Mayo Clinic, Mercy working together on major 10-year data initiative

Mayo Clinic and Mercy this week announced what they’re calling a “first-of-its-kind alliance” between these two leading-edge IT and informatics pioneers.

The 10-year agreement will see Mayo and Mercy focus on data science for improved patient outcomes, using the troves of deidentified patient data each organization has amassed over the past decade-plus to help detect diseases earlier and enable more effective interventions.

Leaders from both health systems say the early plan is to concentrate on information collaboration and algorithm development and validation.

They’ll use a distributed data network that enables Mayo and Mercy to work with deidentified datasets without extracting or transferring any data between them. Instead, each organization will retain control over its data outcomes throughout the process.

The goal is to help data scientists analyze patterns of effective disease treatment and prevention based on longitudinal data review over extended periods of time.

The machine learning models and AI algorithms that come from this research will help point to proven treatment paths based on years of patient outcomes, and such evidence could eventually be made available to other providers to help them deliver more proactive and predictive care.

“This unique collaboration will eliminate the barriers to innovation in health care by bringing together data and human expertise through a new way of working together,” said Mayo Clinic Platform President Dr. John Halamka in a statement. “By working together, we will be able to find the best paths for treatment and diagnosis to benefit patients everywhere. Our union has the potential to transform medicine worldwide.”

While Mayo and Mercy are both longtime leaders in information technology and data science, officials say the huge datasets each has amassed since fist rolling out their EHR systems was too unstructured and complex to effectively analyze until just recently.

But secure cloud-based environments and AI and ML advancements are now enabling researchers to pinpoint patterns in the aggregated data that enable earlier detection and better treatment options.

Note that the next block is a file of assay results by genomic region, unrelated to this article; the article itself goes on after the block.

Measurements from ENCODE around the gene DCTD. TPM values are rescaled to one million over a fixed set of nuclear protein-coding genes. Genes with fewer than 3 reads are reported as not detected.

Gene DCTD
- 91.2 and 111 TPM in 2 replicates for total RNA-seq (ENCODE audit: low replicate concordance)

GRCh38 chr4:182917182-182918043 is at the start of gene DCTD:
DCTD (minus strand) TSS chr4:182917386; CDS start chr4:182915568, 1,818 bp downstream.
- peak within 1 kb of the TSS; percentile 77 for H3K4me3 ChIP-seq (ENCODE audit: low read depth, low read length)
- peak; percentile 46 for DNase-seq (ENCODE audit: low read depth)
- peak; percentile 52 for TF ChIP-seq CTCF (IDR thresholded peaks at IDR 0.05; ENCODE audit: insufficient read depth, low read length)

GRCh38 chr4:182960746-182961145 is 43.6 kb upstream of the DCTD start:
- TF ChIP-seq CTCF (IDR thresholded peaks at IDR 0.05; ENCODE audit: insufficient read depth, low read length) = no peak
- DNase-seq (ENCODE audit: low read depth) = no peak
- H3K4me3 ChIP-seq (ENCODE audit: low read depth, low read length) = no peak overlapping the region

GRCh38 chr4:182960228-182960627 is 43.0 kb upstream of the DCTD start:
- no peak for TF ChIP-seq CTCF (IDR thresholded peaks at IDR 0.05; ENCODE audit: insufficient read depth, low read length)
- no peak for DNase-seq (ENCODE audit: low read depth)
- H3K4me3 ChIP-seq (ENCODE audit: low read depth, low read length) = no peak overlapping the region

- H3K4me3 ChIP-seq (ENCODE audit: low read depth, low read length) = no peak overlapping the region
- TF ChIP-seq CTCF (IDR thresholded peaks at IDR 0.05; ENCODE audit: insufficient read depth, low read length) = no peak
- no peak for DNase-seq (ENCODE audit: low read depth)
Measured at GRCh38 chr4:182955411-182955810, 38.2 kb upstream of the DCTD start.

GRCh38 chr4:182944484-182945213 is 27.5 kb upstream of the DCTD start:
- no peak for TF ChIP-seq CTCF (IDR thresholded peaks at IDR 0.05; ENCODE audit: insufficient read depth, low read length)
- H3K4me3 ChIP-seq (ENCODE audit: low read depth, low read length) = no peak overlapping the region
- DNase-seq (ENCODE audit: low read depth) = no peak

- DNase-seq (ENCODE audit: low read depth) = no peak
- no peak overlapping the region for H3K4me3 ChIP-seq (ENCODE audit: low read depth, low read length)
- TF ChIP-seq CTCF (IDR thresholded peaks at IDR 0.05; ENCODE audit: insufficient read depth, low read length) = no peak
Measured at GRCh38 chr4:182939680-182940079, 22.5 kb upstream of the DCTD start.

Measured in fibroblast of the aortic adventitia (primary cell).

Mayo’s expertise in highly complex care and its robust cloud platforms, along with Mercy’s more than 500 million deidentified patient encounters, will offer big opportunities for more refined algorithms. And the two health systems’ different populations and geographies will help reduce model bias and boost accuracy for stronger treatment recommendations.

“With Mayo and Mercy combining efforts, we can speed prediction and diagnosis, and provide better patient care, experience and outcomes, while ultimately saving more lives,” said Mercy President and CEO Steve Mackin.

“We also hope to innovate together in other patient-focused areas, including precision medicine, transplant care, complex cancer, cardiovascular, neuroscience and much more,” he said. “Together, we have the opportunity to do something for the greater good, be proactive and change health care for patients everywhere.”

“This gives physicians, providers and operational leaders critical information that can ensure patients receive the right treatment at the right time based on millions of previous patient outcomes, while simultaneously improving operational efficiencies and lowering costs,” added Dr. John Mohart, a cardiologist and president of Mercy Communities.

Twitter: @MikeMiliardHITN
Email the writer: [email protected]

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